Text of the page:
5th June, the two battalions of the Regiment were dispatched to Valenciennes; on the 10th there were at Quaroubles and Rombies.
14th June, having passed Maubeuge, the 21eme took up a bivouac with the 1st Corps, two leagues behind Solre-sur-Sambre. Fires were not allowed so as not to alert the enemy. The order of the day required the unit commanders to ensure that as well as the necessary munitions, the men had bread for four days and a half-pound of rice per man. In the evening Count d’Erlon received the order to put his Corps in motion the next day, at 3am, and to endeavour to gain as far as possible the left of the 2nd Corps (Reille).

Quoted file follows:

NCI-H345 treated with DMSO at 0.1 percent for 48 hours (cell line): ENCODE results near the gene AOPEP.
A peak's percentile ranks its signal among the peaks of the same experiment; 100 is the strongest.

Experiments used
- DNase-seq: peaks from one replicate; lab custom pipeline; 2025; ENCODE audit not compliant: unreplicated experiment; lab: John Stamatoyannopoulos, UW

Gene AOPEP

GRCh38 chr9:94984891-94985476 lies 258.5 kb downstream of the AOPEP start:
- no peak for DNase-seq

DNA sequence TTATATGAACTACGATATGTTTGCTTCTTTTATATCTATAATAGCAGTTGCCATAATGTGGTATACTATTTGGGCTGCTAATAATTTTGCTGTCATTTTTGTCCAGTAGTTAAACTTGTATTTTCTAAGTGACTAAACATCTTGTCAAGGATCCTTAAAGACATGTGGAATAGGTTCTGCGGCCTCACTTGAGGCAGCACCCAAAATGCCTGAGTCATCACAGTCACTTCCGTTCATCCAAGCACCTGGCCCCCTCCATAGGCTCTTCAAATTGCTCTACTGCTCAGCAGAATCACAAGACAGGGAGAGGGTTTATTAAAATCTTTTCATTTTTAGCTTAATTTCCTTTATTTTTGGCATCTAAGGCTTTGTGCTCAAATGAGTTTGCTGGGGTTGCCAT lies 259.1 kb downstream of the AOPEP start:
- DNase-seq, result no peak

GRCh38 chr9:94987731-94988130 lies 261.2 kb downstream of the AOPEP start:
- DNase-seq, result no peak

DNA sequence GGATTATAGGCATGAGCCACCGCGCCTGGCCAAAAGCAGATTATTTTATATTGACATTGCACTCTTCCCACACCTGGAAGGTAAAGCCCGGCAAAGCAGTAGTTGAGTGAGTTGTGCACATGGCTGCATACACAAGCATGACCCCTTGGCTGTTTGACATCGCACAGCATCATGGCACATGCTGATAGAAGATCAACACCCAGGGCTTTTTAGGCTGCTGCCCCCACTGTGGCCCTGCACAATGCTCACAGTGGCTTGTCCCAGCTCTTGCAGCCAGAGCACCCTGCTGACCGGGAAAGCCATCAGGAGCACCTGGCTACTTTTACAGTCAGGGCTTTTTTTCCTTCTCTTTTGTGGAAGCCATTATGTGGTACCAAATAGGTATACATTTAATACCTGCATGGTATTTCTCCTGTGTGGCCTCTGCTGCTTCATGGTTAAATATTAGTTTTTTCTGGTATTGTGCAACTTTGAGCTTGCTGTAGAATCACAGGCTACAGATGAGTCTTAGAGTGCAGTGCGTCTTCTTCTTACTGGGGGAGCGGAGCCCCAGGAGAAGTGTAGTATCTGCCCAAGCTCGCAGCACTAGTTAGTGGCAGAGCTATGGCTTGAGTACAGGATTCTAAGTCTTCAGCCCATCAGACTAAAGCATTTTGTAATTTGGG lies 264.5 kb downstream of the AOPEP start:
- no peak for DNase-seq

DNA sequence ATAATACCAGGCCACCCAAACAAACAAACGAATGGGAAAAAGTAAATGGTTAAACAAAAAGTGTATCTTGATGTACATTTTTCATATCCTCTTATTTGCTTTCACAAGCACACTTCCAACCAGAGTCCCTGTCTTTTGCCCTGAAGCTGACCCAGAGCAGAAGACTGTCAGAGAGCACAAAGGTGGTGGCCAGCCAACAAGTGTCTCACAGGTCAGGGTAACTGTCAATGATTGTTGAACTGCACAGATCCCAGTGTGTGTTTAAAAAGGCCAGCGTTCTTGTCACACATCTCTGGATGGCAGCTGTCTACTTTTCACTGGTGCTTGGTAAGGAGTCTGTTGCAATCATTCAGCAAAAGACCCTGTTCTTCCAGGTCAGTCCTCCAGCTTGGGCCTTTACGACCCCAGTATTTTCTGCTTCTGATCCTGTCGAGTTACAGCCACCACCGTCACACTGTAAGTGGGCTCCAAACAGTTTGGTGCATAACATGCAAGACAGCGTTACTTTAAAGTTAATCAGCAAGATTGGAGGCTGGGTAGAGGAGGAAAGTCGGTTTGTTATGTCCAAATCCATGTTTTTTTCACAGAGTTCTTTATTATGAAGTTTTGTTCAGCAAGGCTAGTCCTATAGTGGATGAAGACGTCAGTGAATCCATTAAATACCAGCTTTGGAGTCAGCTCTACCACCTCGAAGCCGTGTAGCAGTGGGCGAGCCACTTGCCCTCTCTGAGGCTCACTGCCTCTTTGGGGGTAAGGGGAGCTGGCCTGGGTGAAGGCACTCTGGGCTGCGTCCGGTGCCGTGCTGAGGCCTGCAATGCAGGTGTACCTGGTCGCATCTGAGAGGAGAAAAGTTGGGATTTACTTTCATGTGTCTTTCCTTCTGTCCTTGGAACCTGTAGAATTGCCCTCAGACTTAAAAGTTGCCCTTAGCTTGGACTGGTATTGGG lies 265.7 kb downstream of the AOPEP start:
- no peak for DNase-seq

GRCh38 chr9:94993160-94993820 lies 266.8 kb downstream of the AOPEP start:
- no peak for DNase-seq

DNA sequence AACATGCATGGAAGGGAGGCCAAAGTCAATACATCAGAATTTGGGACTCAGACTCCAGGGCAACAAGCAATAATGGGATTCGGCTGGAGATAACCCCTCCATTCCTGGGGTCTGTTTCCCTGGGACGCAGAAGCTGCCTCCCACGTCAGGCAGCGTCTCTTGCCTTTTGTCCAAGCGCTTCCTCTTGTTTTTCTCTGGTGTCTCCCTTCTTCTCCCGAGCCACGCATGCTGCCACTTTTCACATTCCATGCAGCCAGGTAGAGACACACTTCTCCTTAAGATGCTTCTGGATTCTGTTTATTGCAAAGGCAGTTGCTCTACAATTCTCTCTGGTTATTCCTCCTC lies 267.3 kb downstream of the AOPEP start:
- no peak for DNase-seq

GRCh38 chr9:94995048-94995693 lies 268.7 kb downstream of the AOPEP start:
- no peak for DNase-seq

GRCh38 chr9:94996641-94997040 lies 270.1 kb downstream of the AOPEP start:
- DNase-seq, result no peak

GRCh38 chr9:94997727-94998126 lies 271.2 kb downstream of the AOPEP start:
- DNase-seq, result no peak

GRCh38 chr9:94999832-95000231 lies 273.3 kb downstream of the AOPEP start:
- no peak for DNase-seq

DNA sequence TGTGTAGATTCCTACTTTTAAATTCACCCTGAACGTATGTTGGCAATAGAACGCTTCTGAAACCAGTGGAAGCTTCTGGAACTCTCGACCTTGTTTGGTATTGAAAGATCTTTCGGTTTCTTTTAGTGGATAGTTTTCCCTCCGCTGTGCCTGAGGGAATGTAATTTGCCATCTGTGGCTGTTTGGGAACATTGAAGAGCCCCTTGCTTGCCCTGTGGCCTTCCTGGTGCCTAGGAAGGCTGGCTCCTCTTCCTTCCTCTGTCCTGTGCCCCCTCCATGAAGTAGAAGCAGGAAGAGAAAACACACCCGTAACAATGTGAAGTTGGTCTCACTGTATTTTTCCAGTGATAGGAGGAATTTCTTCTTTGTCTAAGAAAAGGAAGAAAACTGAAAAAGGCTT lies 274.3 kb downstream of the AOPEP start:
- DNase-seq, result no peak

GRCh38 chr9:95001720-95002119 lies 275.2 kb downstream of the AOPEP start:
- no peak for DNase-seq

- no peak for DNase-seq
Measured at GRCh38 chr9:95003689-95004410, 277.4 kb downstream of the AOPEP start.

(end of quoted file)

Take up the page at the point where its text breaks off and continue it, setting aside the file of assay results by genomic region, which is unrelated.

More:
The 1st Corps passed Marchiennes and marched on Gosselies, by the Charleroi-Brussels road. The English being in this direction. The Emperor placed the first two corps d’Erlon and Reille under the orders of Marshal Ney, who were to be established at Quatre Bras. Ney stopped at Frasne on the 16th, with Reille’s corps, with the intention of being supported by d’Erlon’s corps; but this latter, leaving Marchiennes late, let his men rest on the Charleroiroad. During this time, assuming that Ney had taken Quatre Bras, ordered Count d’Erlon to attack the reserves of the Prussian army at the Bry Windmill, following the Old Roman Road. Count d’Erlon, following the Emperor’s orders, began his movement on the 16th at midday, to make this diversion. He had arrived at the heights of Viller Pernin when he received the urgent order from Marshal Ney to return to Quatre Bras. At about six in the evening, he changed direction to the left, marching on Frasnes along the wood. It was at this time that the Emperor was about to attack Ligny with the Imperial Guard. (This was delayed) by an enemy column debouching from the wood, turning the flank of the French Army. This column turned out to be d’Erlon’s Corps which manoeuvred in obedience to Marshal Ney’s orders. Ligny was carried; but at Quatre Bras, Ney’s tardiness allowed the union of the Anglo-Dutch army under the command of the Duke of Wellington. This latter, informed of the defeat of Blucher at Ligny, recrossed the Dyle on the 17th, abandoning Quatre Bras. The French occupied the place.